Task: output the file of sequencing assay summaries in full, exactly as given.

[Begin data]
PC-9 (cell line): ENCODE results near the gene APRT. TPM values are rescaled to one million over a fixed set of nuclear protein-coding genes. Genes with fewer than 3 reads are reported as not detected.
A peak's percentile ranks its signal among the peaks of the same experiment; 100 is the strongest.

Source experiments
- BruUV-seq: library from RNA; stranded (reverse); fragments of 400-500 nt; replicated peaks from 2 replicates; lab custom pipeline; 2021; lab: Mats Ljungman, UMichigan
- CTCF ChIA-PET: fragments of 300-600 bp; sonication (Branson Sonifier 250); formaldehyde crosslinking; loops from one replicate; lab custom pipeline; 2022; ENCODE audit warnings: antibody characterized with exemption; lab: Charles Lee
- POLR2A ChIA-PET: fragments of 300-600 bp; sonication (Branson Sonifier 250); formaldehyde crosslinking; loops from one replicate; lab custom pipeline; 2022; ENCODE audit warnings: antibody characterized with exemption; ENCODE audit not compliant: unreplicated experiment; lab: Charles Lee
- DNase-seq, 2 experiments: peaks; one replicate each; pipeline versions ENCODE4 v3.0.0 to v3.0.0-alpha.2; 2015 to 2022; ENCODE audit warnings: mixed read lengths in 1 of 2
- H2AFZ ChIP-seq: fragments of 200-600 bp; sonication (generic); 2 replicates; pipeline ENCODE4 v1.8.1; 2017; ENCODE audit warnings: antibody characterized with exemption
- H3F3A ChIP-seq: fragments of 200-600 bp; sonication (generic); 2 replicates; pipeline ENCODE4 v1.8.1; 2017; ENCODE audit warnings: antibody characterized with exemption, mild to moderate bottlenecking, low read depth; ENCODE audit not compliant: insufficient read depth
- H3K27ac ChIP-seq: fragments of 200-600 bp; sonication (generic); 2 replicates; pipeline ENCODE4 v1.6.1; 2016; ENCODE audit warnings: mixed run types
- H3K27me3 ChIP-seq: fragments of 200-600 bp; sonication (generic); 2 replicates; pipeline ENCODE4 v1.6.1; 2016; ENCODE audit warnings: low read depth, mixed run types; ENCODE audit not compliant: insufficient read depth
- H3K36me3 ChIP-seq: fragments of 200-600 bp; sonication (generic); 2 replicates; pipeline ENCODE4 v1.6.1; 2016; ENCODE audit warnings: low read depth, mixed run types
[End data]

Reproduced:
PC-9 (cell line): ENCODE results near the gene APRT. TPM values are rescaled to one million over a fixed set of nuclear protein-coding genes. Genes with fewer than 3 reads are reported as not detected.
A peak's percentile ranks its signal among the peaks of the same experiment; 100 is the strongest.

Source experiments
- BruUV-seq: library from RNA; stranded (reverse); fragments of 400-500 nt; replicated peaks from 2 replicates; lab custom pipeline; 2021; lab: Mats Ljungman, UMichigan
- CTCF ChIA-PET: fragments of 300-600 bp; sonication (Branson Sonifier 250); formaldehyde crosslinking; loops from one replicate; lab custom pipeline; 2022; ENCODE audit warnings: antibody characterized with exemption; lab: Charles Lee
- POLR2A ChIA-PET: fragments of 300-600 bp; sonication (Branson Sonifier 250); formaldehyde crosslinking; loops from one replicate; lab custom pipeline; 2022; ENCODE audit warnings: antibody characterized with exemption; ENCODE audit not compliant: unreplicated experiment; lab: Charles Lee
- DNase-seq, 2 experiments: peaks; one replicate each; pipeline versions ENCODE4 v3.0.0 to v3.0.0-alpha.2; 2015 to 2022; ENCODE audit warnings: mixed read lengths in 1 of 2
- H2AFZ ChIP-seq: fragments of 200-600 bp; sonication (generic); 2 replicates; pipeline ENCODE4 v1.8.1; 2017; ENCODE audit warnings: antibody characterized with exemption
- H3F3A ChIP-seq: fragments of 200-600 bp; sonication (generic); 2 replicates; pipeline ENCODE4 v1.8.1; 2017; ENCODE audit warnings: antibody characterized with exemption, mild to moderate bottlenecking, low read depth; ENCODE audit not compliant: insufficient read depth
- H3K27ac ChIP-seq: fragments of 200-600 bp; sonication (generic); 2 replicates; pipeline ENCODE4 v1.6.1; 2016; ENCODE audit warnings: mixed run types
- H3K27me3 ChIP-seq: fragments of 200-600 bp; sonication (generic); 2 replicates; pipeline ENCODE4 v1.6.1; 2016; ENCODE audit warnings: low read depth, mixed run types; ENCODE audit not compliant: insufficient read depth
- H3K36me3 ChIP-seq: fragments of 200-600 bp; sonication (generic); 2 replicates; pipeline ENCODE4 v1.6.1; 2016; ENCODE audit warnings: low read depth, mixed run types